ergophobe - 8:57 pm on Jul 21, 2010 (gmt 0) [edited by: ergophobe at 9:20 pm (utc) on Oct 1, 2010]
If you start from documentation of the interface to Wordpress and create files with new code, then the GPL does not apply unless you copied GPL'ed code from the documentation.
Actually, that's the question under debate. That is not the position of the Free Software Foundation, Gnu or the people at Wordpress. Quite simply, if your code doesn't run without the GPL application it depends on, it must be GPL. See the stuff I quoted above.
So Thesis definitely fails the one test (it did copy GPLed code) and it fails the second test (it won't run without Wordpress), but the second test has yet to have a definitive decision in a court of law, so precedent is still lacking.
Koen, I think it does and it speaks to the previous post too. If Wordpress folks had wanted people to be able to create themes and plugins not under the GPL, they would have chosen a license more like the PHP or BSD license.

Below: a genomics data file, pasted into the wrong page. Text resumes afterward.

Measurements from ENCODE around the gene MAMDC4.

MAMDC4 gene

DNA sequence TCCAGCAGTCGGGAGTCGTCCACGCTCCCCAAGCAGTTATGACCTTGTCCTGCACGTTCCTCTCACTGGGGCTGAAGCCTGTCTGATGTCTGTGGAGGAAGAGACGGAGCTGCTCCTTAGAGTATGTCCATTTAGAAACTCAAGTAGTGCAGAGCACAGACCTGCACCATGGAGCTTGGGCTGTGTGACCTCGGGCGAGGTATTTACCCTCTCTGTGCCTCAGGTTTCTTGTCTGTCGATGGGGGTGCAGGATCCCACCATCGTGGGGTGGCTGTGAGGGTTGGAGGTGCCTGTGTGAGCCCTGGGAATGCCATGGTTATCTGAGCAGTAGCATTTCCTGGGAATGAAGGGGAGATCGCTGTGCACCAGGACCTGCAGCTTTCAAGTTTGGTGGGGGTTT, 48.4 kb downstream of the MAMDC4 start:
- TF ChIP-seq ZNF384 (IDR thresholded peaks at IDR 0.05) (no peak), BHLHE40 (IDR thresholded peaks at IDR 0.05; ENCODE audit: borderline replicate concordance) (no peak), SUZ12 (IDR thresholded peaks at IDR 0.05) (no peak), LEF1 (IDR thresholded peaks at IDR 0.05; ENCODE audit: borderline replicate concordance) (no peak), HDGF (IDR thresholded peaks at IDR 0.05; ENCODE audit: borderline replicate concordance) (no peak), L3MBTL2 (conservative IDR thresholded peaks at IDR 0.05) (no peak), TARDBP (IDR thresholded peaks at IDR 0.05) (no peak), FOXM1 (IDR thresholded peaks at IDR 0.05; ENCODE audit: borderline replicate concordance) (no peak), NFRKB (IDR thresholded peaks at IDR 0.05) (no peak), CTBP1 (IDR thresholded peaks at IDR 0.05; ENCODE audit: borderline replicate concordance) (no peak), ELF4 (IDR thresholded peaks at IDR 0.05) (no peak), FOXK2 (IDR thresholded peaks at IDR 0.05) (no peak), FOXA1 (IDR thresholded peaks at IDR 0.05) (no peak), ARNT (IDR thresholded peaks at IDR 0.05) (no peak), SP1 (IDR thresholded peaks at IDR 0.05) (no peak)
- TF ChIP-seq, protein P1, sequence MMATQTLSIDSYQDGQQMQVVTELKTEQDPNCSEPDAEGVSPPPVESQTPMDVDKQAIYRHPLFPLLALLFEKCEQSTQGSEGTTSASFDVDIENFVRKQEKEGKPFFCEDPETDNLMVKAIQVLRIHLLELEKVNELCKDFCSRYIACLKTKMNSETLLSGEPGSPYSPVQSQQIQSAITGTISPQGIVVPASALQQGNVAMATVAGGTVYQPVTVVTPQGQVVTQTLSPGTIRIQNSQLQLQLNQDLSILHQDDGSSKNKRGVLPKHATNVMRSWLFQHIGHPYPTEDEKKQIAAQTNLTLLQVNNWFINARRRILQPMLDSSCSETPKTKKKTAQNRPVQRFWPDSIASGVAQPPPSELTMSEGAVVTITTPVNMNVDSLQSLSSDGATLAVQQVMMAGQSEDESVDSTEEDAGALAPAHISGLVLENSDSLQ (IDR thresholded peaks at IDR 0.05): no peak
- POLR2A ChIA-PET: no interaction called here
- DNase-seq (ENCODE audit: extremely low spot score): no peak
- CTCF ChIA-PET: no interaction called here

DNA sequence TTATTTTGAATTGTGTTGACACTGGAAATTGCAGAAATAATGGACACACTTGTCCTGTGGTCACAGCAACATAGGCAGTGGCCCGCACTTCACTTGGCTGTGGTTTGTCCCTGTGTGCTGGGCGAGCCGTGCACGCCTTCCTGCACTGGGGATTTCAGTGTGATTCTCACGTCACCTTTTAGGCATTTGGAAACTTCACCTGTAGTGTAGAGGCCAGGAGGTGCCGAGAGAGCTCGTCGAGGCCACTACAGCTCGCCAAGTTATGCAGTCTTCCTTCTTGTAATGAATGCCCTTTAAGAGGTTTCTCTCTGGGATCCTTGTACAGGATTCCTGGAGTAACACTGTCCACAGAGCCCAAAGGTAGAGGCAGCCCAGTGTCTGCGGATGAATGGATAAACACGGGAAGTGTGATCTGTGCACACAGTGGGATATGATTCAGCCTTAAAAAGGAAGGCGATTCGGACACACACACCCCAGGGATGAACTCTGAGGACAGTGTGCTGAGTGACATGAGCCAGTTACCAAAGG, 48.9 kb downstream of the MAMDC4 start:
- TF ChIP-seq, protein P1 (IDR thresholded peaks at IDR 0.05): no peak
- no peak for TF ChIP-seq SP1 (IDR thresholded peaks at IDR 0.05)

This has been handled in a variety of ways.
The GPL itself has a GCC Runtime Exception
Java uses the LGPL, which basically is designed for exactly the situation you describe.
Meanwhile, as of version 4, PHP gave up dual licensing and trying to maintain GPL compatibiity and now use the PHP License
The PHP license is a BSD-style license which does not have the "copyleft" restrictions associated with GPL.
Q. Why is PHP 4 not dual-licensed under the GNU General Public License (GPL) like PHP 3 was?
A. GPL enforces many restrictions on what can and cannot be done with the licensed code. The PHP developers decided to release PHP under a much more loose license (Apache-style), to help PHP become as popular as possible.
[edited by: ergophobe at 9:20 pm (utc) on Oct 1, 2010]